'The Contributor' sues Brentwood over alleged civil rights violations

Wednesday, June 29, 2011 at 4:44pm

The Contributor, Nashville’s street newspaper, sued the city of Brentwood Wednesday to stop police from giving tickets to homeless people for selling the paper in public places.

The ACLU, which is representing The Contributor in the federal civil rights lawsuit, said Brentwood was violating the newspaper’s free speech and free press rights.

The Contributor, which sells for $1, is printed by a nonprofit organization to educate the public about homelessness and to help the homeless financially. Nearly 400 homeless and formerly homeless people sold 117,000 copies in the last month. Selling it has helped some earn enough money to find homes.

“This newspaper is all about the entrepreneurial spirit that makes this country great,” said Calvin Hart, one of the newspaper’s vendors who was ticketed in Brentwood and joined the lawsuit as one plaintiff. “The selling of this newspaper is important because it allows the people in the community to directly help the less fortunate. It’s a win-win situation.”

Brentwood city attorney Roger Horner did not respond to requests for comment on the lawsuit. The city says The Contributor is violating an ordinance that bans the sale of merchandise on “any portion of the public street, alley, sidewalk or right of way …”

The lawsuit asks a federal judge to declare the Brentwood ordinance unconstitutional. A Brentwood judge upheld the ordinance in March, forcing The Contributor to pay a fine of $200.

“Our mission at The Contributor is to highlight issues faced by those in the homeless and poverty populations. The city of Brentwood is not only limiting our message but also our efforts to create a sense of community between our vendors and our customers,” said Tasha French, executive director of The Contributor.

The City of Brentwood issued a statement Wednesday evening saying its primary concern is public safety, and that its ordinance is applied equally. 

"Walking into a public street to sell newspapers or anything else creates a safety risk," the statement said. "It is not the city's intention to prohibit the sale of newspapers, nor does the city wish to discriminate against anyone, including persons who happen to be homeless."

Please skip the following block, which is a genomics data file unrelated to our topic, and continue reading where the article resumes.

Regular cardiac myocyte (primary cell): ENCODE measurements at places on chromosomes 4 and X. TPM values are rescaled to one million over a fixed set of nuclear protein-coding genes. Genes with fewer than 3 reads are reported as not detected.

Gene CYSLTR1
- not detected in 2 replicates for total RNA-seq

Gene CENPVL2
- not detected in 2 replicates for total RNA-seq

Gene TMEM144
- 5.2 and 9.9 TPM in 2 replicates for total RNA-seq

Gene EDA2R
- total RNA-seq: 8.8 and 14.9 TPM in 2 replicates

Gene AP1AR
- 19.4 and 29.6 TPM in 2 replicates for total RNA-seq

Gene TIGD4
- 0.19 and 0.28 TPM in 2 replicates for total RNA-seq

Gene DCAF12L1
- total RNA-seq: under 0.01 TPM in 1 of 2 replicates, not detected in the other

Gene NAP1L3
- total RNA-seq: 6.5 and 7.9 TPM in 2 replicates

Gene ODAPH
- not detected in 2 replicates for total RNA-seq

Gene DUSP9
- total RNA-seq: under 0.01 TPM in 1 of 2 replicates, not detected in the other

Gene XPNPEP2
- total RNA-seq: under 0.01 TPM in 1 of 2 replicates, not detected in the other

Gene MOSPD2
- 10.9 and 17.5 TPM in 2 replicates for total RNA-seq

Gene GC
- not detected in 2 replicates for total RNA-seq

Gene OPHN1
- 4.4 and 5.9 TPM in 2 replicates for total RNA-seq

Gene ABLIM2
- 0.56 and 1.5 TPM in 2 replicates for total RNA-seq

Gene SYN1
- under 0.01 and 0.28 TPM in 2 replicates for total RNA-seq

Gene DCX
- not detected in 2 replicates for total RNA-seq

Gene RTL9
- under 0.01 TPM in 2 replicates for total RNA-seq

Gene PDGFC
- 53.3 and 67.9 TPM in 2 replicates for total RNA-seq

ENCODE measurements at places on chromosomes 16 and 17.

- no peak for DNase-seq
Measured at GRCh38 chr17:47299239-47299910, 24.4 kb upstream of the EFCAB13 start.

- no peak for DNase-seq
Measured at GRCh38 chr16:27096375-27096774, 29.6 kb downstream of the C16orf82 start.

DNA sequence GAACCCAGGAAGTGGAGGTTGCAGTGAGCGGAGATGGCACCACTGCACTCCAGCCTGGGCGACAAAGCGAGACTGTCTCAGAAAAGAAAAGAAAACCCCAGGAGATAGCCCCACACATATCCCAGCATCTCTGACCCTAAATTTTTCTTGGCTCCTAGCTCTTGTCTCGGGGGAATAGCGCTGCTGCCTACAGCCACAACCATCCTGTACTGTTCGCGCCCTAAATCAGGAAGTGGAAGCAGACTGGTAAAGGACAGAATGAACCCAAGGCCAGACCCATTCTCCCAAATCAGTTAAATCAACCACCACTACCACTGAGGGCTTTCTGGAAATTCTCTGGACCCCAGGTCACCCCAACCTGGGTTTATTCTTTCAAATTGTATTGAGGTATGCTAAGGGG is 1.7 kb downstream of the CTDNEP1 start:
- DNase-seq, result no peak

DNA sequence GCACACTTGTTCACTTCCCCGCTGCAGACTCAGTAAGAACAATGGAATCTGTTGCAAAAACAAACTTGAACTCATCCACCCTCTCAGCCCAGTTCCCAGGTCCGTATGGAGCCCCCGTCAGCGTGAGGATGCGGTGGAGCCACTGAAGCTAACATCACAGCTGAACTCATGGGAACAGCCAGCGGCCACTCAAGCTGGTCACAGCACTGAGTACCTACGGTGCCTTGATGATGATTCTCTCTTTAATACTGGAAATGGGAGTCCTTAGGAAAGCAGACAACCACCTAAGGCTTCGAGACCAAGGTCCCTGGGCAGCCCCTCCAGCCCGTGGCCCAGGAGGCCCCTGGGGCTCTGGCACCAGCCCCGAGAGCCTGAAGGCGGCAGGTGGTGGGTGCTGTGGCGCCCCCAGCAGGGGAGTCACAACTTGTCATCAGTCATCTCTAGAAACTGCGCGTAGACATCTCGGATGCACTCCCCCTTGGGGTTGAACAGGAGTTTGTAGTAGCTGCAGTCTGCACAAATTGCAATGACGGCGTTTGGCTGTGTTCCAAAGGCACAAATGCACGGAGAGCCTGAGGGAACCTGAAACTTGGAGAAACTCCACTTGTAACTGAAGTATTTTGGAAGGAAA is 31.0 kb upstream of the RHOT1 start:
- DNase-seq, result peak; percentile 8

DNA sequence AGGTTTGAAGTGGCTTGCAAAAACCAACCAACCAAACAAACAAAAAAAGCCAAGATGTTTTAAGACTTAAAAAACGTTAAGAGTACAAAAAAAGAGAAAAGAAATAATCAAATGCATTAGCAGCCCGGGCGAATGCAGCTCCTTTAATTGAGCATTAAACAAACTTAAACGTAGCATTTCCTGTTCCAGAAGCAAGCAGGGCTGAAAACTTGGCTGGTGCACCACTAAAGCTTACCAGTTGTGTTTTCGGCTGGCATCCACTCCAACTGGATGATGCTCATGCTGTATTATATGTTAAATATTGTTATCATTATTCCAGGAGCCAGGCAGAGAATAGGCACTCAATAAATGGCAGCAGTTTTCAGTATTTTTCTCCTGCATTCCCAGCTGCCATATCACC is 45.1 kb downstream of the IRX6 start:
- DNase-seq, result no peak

52 Comments on this post:

By: mbh68 on 10/21/11 at 10:22

My problem has never been whether the "salespeople" are white or black, clean or dirty, homeless or formerly homeless. My problem with this "newspaper" is that I don't believe that this is an acceptable way to teach people to earn money. Standing on a street corner selling newspapers is not a job. It's thinly veiled panhandling. What is The Contributor doing to get people into REAL jobs? Do they provide drug rehabilitation services? Do they shuttle these "homeless" to any of the local fast food, dry cleaning, retail, or restaurant establishments to fill out job applications? I see these men and women standing on a street corner sometimes just a hundred yards away from a business with a "HELP WANTED" or "NOW HIRING" sign in the window. I'm sorry, but when I'm driving home from my retail job, or from cleaning someone's house, earning extra money, I'm not giving a dollar to every one of these people I see on the street corner. And it is infuriating to me that I'm supposed to just hand over money that I just put in long or strenuous hours to earn to someone just standing on a street corner. Sorry, but that's not respectable employment, and I'm never going to reward any of the dozen people I see on my trek home with my hard-earned money. Even though I think that Brentwood will probably lose/has already lost this battle because people want to make you feel bad for wanting to live in a neighborhood without having vagrants standing at every street corner because "that's not fair" and "you must be a snob," I applaud them for putting up the fight to keep these people out of their city as far as they can. I live in a nice neighborhood and my husband and I both work so that we can do so. If you want to really help homeless, give them job skills and training and drug/alcohol abuse rehab so that they can be productive members of the community working at a real job instead of participating in glorified panhandling.

And to the idiot that says this is a positive thing that "gets them off the streets," did you notice where they're selling the newspaper?? ON THE STREET. Jesus.

By: whitegravy on 6/16/12 at 3:55

My fellow Americans, I read some interesting comments about the "CONTRIBUTOR" sueing Brentwood. They run the gamut from pro to con much like our society on any given issue.
On the one hand, the paper helps more people than it hurts, and with a monthly sales volume of 117000 copies, someone is interested in people at the low end of the economic scale. Sure its not pulitzer prize stuff, but among other things it gives a voice to formerly voiceless people.
On the other hand the real issue isnt constitutional, but basic PUBLIC SAFETY. Im from Los Angeles and at any given time youll see people vending everything from flowers to watches on street medians.
But you wont see street vendors on BEVERLY HILLS or MALIBU medians. Its partly a class thing and partly a public safety thing.
The beauty of America is that you can start as a street vendor where the stress level is low and start to feel like a productive citizen again, and thats got to count for something.